Democratic Deficit and National Elections

Democratic Deficit and National Elections

How to heal the Democratic Deficit of the European Union and get the citizens closer to the Institutions? Naturally great reforms are required, alongside the overall review of the Treaties towards a stronger role for the European Parliament.

This process, however, could and will endure for many years. In the meantime, we cannot accept to live in an un-democratic Europe as long as the big game of treaty change has come to its end. This would simply mean to make a wonderful gift for anti-European and neo-nationalist parties in all the Union, feeding their hunger of power: something that we –as citizens- cannot afford any longer.

Enormous progresses can actually be achieved independently from the process of treaty revision even at European level, for instance with the (in)-direct and political election of the President of the Commission. Many other opportunities, however, are in the hands of each individual member state and its political class. National politicians can do a lot to address the Democratic Deficit of the EU if only they were willing to-.

What follows is a simple proposal which could inspire national leaders of the Continent to get rid of some of the annoying mushroom-like neo-nationalist politicians pupping-up in their constituencies.

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The Council, all over again?- Few people in the public at large are aware that the second, powerful Chamber of the EU, the Council of the European Union, besides being one of the less transparent and less democratic bodies of the Union actually is also an institution with “variable geometry”. This is true in both directions: there’s horizontal variable geometry, when the Council brings together Ministers from different member countries to discuss and vote on sectorial issues. And there’s vertical variable geometry, as the overwhelming great part of the negotiations (and votes) do not happen at Ministerial level (ministers do not have time to spend weeks in Brussels to define details of legislation).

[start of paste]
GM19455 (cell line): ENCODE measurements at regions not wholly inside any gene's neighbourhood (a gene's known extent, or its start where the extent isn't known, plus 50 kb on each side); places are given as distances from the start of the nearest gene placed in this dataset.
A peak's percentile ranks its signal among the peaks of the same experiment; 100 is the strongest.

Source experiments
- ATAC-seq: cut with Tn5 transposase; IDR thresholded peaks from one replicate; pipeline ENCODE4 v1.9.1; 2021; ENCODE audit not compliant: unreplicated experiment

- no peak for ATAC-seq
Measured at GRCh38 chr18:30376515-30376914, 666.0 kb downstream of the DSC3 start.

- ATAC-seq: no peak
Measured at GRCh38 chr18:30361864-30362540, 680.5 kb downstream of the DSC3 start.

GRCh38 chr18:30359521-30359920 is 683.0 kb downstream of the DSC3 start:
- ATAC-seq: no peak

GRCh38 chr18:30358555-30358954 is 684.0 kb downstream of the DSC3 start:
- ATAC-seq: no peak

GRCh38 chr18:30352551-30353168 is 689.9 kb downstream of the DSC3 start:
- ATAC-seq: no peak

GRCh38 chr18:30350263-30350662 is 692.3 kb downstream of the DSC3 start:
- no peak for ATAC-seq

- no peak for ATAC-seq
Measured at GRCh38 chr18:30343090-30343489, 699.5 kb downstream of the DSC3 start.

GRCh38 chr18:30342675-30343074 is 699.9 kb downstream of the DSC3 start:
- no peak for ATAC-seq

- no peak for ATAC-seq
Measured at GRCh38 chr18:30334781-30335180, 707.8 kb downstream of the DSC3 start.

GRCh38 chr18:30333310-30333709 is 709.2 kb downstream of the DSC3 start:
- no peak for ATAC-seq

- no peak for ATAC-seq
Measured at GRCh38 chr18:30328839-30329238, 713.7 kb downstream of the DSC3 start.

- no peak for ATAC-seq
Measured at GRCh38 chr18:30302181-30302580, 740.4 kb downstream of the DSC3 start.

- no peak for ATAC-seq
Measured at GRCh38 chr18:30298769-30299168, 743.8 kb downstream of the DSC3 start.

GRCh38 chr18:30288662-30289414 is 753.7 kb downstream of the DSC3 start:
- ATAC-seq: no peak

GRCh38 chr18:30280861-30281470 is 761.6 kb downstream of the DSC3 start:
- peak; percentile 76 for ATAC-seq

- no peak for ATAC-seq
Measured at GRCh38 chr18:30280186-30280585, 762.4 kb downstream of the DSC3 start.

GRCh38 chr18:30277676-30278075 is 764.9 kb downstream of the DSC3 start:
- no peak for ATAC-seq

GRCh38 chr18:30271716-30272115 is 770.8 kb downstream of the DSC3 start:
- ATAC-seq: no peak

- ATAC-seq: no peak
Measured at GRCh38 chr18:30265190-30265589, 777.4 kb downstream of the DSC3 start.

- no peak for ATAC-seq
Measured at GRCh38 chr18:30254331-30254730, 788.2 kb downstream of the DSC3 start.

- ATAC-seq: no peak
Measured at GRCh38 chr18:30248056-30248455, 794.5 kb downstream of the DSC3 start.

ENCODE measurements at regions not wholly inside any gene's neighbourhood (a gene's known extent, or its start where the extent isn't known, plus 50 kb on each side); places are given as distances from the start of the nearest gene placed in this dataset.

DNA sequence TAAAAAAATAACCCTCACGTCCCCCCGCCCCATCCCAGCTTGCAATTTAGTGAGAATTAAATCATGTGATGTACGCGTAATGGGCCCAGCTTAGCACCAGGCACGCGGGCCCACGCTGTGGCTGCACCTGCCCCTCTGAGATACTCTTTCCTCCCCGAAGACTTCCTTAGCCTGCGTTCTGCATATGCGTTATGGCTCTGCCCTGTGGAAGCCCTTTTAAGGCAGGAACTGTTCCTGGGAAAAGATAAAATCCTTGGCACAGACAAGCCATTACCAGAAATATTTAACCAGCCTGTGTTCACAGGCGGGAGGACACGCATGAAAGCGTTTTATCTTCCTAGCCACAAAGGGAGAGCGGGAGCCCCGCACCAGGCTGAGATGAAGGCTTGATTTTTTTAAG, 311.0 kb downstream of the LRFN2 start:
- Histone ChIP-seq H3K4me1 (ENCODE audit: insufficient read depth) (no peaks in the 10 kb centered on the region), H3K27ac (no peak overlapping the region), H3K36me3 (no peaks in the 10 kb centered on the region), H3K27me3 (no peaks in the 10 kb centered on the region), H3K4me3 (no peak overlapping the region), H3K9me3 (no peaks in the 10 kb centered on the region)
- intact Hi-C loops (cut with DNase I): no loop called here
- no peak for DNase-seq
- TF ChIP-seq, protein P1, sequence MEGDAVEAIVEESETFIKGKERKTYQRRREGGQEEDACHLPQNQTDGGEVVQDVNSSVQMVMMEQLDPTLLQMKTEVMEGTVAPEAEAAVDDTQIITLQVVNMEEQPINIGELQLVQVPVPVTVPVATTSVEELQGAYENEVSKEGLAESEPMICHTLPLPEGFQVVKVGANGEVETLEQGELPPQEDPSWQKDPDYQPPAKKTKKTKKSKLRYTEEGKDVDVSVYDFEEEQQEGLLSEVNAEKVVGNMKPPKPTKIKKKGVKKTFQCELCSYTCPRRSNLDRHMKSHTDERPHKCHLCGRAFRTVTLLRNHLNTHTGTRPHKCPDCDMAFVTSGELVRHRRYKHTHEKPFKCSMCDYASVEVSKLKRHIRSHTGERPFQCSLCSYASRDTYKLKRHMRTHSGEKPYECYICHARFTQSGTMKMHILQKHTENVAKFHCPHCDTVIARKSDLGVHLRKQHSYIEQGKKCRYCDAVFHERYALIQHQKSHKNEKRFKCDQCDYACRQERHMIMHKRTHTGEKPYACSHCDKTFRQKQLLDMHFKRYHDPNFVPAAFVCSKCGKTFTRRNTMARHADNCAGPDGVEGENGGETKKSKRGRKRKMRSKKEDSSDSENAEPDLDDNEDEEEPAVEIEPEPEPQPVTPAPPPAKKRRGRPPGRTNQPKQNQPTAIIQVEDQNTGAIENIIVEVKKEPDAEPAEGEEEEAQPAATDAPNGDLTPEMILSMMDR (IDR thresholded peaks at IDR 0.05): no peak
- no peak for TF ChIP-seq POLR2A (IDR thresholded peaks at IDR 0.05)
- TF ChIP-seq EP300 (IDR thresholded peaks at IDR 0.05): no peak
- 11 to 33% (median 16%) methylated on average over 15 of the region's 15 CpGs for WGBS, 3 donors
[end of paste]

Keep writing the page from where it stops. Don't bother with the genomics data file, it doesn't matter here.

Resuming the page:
The core of the power of the Council stays in hand of the Permanent Representatives, who are chosen by national governments as their “ambassadors” in Brussels and hold negotiations in the Coreper, the Committee of Permanent Representatives. They negotiate the national positions over all the normal legislative acts, they manage to find an agreement with the lower chamber, the European Parliament. They are the true upper chamber of the Union, as national ministries, most of the time, ratify with minor changes the agreements resulted within the Coreper meetings.

Differently from the members of the European Parliament, however, most of the Permanent Representatives (or ambassador) never faced any popular vote. They are selected by national government as pure expression of the national interest, and they cannot be held in front of the electorate for their decisions. In other words, the Coreper is an essential institution of the current setting of the EU, but is also one of the main sources of democratic deficit. How to address this essential issue without harming the working machine of the EU?

It’s easy as it seems to be- The solution to that is elegantly simple and does not require any stressful European Summit to agree upon. Moreover, it will make happy thousands on national MPs in all the Union, if it is true that National Parliaments are desperately seeking a role in the decision making process of the European Union that none of the current procedures would ever provide.

The idea is simple: at each new national election, lets the National Parliaments elect, within the ranks of the government majority, the Permanent Representatives. There is no need of coordination here: Single national government could act independently in initiating this new procedure for democratizing the Council when they consider it more appropriate. Some would maybe never do that, and they will be accountable for that in front of their citizens. But others will, increasing the role of the Parliaments and of the citizens in the daily management of the European affairs. The position could be simply renewed at each national election: with the time, citizens will learn that voting for national parliament does matter for Europe. and, again, one should point out that no-treaty change nor comprehensive agreement is needed: national governments will independently decide over the issue as easy as it seems to be.

In the long run, the Council would become, progressively, a real Chamber of Nations, rightfully and counter-balancing the Chamber of the Union. Democracy has its subtle ways to proceed when great constitutional agreements are missing, and the Parliamentarization of the Council would surely be one of them, a small step forward in European Integration that would give a deadly strike to the (true) foundations of the resurgent neo-nationalist rhetoric. The Union, the Member states with their parliaments, and most of all, their citizens, will greatly benefit of a similar change.

 

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